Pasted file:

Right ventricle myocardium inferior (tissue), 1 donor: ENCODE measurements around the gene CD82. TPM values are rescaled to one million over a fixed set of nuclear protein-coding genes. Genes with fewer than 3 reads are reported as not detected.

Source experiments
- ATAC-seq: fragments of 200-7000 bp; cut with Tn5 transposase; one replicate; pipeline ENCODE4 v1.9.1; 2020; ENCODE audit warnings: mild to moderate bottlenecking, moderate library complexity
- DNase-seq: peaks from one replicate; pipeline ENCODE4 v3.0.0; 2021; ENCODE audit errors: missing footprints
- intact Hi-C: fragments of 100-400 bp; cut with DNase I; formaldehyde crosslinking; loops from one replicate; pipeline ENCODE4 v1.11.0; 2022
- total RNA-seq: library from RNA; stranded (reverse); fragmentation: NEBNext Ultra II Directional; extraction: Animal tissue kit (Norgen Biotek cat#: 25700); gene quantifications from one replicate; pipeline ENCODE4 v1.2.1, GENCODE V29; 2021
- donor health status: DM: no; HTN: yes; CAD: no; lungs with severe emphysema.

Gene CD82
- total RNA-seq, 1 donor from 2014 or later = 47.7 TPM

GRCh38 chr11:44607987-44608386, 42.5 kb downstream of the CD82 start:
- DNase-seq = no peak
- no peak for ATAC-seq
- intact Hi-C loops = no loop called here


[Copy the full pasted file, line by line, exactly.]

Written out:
Right ventricle myocardium inferior (tissue), 1 donor: ENCODE measurements around the gene CD82. TPM values are rescaled to one million over a fixed set of nuclear protein-coding genes. Genes with fewer than 3 reads are reported as not detected.

Source experiments
- ATAC-seq: fragments of 200-7000 bp; cut with Tn5 transposase; one replicate; pipeline ENCODE4 v1.9.1; 2020; ENCODE audit warnings: mild to moderate bottlenecking, moderate library complexity
- DNase-seq: peaks from one replicate; pipeline ENCODE4 v3.0.0; 2021; ENCODE audit errors: missing footprints
- intact Hi-C: fragments of 100-400 bp; cut with DNase I; formaldehyde crosslinking; loops from one replicate; pipeline ENCODE4 v1.11.0; 2022
- total RNA-seq: library from RNA; stranded (reverse); fragmentation: NEBNext Ultra II Directional; extraction: Animal tissue kit (Norgen Biotek cat#: 25700); gene quantifications from one replicate; pipeline ENCODE4 v1.2.1, GENCODE V29; 2021
- donor health status: DM: no; HTN: yes; CAD: no; lungs with severe emphysema.

Gene CD82
- total RNA-seq, 1 donor from 2014 or later = 47.7 TPM

GRCh38 chr11:44607987-44608386, 42.5 kb downstream of the CD82 start:
- DNase-seq = no peak
- no peak for ATAC-seq
- intact Hi-C loops = no loop called here